- Broken: It is possible for a person to have a substance use disorder and a co-occurring disorder, such as PTSD, depression or anxiety. But not all substance users have additional mental health issues, and not everyone who develops a problem has some sort of skeleton in their closet. You don’t need to have undergone a traumatic experience to develop a dependency on a substance. People with relatively peaceful lives, from intact families and without any other signs of mental illness can also develop a substance use disorder.
Along with the stereotypes about who drug users are, there are also many stereotypes about the type of drugs certain groups of people use. In some cases, these stereotypes are fed by the media and the news cycle.
Only Rich People Use…
Some types of drugs, such as cocaine, are often depicted as the drugs of the rich and famous. There are many tales of corrupt Wall Street brokers, rich actors and socialites using cocaine and other party drugs. The stereotype lends a certain glamor to some drugs, potentially making them look more appealing to others and feeding into the idea that some drugs are safer than or preferable to others.
Women Who Use Drugs Are…
According to the National Institute on Drug Abuse, men are more likely than women to use drugs. That fact might feed into gender-related stereotypes about drug and alcohol use and can affect the perceptions of people who use drugs based on their gender.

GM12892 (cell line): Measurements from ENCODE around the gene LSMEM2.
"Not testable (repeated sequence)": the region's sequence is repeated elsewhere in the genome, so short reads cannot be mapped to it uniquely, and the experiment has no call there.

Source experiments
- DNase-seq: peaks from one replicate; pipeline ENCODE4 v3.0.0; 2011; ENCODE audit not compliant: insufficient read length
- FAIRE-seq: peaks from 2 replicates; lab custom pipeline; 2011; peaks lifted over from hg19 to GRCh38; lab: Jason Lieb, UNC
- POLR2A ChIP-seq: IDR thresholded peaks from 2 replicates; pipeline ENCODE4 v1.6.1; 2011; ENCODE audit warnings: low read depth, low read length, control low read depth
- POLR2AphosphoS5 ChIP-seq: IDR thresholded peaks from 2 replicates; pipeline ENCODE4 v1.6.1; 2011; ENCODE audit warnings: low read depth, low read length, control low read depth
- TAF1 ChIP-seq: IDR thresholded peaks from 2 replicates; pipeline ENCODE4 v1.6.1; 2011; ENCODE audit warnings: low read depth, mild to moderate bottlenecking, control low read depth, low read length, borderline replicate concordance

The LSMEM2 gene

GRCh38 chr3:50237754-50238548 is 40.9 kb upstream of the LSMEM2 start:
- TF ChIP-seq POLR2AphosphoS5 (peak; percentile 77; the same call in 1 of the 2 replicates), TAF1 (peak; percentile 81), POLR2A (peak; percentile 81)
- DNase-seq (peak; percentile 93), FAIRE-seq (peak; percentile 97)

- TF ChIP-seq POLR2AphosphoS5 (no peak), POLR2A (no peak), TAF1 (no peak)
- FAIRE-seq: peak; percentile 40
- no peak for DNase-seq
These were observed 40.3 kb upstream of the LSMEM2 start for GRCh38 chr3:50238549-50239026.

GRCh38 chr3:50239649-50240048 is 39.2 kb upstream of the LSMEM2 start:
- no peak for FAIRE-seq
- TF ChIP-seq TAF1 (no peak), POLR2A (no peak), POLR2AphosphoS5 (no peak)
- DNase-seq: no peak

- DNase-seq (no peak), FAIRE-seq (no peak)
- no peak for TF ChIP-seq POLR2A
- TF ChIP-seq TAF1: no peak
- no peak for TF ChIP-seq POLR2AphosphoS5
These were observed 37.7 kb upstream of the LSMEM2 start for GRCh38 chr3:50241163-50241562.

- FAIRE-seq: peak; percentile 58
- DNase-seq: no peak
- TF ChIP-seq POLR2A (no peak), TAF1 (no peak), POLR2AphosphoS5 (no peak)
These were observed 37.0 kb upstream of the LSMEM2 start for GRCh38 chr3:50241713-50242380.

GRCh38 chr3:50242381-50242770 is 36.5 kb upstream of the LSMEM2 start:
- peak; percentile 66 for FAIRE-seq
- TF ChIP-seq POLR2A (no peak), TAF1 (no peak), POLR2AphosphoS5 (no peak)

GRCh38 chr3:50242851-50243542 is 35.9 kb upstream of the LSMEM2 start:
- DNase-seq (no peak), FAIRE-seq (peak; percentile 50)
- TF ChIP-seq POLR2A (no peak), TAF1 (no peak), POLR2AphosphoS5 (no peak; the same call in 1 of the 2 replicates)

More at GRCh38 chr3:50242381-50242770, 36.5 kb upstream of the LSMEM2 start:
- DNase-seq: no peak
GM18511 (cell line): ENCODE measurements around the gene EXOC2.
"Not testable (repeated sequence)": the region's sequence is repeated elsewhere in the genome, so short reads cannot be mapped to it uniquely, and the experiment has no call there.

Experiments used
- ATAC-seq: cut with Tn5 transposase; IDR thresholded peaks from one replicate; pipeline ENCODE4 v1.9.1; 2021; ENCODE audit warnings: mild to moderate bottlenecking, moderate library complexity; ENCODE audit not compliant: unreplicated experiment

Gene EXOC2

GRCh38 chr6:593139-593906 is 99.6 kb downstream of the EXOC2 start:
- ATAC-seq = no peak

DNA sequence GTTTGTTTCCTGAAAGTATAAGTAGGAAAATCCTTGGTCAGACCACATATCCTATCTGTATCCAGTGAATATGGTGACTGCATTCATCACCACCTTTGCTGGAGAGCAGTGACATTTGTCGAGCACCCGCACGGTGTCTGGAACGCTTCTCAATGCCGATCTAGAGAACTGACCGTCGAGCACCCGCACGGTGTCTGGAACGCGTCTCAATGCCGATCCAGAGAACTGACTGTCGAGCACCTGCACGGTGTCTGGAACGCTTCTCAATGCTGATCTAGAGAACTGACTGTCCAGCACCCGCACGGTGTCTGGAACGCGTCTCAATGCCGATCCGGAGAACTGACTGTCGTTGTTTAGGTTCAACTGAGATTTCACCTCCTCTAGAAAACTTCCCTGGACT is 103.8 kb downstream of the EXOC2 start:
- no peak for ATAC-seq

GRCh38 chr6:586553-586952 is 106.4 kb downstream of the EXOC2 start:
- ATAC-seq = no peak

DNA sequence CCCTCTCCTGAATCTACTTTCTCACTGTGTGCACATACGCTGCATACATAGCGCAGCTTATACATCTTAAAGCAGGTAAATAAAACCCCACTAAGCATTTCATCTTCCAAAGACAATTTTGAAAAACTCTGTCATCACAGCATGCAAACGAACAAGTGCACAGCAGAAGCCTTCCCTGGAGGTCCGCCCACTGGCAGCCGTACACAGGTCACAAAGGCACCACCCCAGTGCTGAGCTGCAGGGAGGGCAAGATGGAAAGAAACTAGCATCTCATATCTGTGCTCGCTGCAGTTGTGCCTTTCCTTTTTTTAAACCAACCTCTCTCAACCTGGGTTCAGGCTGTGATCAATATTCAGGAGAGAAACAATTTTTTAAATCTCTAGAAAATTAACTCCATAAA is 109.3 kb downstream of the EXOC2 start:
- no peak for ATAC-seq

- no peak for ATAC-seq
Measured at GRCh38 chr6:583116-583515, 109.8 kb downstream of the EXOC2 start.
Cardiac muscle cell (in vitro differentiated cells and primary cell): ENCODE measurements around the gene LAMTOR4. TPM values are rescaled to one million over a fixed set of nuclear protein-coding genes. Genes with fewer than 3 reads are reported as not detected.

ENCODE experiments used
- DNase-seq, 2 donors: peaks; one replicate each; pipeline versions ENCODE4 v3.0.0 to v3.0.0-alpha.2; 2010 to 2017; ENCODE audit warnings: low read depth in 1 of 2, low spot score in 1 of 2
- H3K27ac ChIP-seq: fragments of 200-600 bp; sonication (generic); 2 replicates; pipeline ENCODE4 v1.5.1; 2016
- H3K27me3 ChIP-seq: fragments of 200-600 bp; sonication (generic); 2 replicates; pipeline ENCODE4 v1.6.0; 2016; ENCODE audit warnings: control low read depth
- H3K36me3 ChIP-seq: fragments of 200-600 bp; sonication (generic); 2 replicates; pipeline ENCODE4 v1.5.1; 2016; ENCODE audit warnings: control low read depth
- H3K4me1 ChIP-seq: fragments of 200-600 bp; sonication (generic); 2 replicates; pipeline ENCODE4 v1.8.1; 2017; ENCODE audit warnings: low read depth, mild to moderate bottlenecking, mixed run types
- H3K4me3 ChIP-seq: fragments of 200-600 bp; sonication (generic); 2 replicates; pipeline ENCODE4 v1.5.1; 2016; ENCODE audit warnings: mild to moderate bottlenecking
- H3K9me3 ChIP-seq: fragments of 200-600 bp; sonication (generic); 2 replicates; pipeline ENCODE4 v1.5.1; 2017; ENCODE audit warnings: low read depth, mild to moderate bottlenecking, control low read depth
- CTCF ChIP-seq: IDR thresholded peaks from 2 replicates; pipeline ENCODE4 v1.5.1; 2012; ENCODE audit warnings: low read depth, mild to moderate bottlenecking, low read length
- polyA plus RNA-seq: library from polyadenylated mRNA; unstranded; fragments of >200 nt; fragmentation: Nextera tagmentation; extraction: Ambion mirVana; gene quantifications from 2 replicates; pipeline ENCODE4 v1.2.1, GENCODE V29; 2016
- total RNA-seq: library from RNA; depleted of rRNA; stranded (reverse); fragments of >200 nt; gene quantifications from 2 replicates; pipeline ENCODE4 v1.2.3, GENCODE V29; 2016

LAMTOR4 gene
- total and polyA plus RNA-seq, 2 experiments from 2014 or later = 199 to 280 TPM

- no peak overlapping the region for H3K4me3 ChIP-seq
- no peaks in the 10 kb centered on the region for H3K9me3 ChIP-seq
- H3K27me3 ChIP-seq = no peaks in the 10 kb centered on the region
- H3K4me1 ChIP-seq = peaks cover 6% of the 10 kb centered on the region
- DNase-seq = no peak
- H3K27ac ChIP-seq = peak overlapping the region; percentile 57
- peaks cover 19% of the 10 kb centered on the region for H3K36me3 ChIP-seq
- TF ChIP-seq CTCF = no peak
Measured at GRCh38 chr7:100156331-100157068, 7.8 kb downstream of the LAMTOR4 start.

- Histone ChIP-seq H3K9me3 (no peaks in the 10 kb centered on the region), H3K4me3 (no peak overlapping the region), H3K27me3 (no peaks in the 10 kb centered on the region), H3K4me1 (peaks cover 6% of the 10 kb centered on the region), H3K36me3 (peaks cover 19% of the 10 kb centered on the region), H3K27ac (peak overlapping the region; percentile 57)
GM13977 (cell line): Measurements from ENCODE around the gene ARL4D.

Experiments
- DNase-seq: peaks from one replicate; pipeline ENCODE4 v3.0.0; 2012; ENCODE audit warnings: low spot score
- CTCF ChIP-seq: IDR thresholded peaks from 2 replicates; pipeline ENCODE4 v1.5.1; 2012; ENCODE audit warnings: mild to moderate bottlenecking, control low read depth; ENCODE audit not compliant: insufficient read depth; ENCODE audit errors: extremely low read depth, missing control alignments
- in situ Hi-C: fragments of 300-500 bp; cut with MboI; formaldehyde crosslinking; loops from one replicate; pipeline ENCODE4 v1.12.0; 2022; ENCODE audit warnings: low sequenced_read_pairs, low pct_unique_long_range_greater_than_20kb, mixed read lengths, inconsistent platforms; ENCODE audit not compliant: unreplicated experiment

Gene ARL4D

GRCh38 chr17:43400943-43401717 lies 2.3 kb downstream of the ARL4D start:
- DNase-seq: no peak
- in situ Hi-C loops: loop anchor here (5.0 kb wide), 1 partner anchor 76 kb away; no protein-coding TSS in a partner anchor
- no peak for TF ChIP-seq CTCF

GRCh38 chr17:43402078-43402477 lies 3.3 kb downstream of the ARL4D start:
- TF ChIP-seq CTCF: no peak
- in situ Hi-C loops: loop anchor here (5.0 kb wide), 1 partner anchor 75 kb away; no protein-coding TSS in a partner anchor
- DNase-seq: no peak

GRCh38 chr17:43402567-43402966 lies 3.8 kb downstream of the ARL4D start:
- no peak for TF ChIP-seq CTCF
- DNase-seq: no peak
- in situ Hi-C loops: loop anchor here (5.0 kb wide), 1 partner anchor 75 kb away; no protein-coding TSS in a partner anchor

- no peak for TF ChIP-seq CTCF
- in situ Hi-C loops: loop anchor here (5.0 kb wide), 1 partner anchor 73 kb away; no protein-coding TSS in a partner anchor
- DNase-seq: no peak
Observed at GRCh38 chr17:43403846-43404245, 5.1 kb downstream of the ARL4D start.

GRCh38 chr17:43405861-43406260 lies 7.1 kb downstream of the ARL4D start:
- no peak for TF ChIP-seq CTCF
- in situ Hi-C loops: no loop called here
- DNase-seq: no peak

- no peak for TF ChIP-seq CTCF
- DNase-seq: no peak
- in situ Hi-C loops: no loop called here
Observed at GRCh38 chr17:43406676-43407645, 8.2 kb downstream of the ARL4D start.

For example, a paper on managing stigma among women who use drugs noted that women who smoke or use cocaine or methamphetamine are often regarded as “trash.” Meanwhile, the perceptions of men who use the same substances tend to be more positive, such as being “more masculine.” The stigmatization of women who use drugs can prevent them from getting the treatment they need.
Get Help for Substance Use Today
Using drugs or alcohol doesn’t reflect on your character or mean that you are a bad person. If you want to address your addiction, Gateway Foundation offers professional medical treatment programs to help you do so. Our services include medically supervised withdrawal management, group and individual therapy and relapse prevention. If you’re ready to enroll or to learn more about a treatment program, contact us today.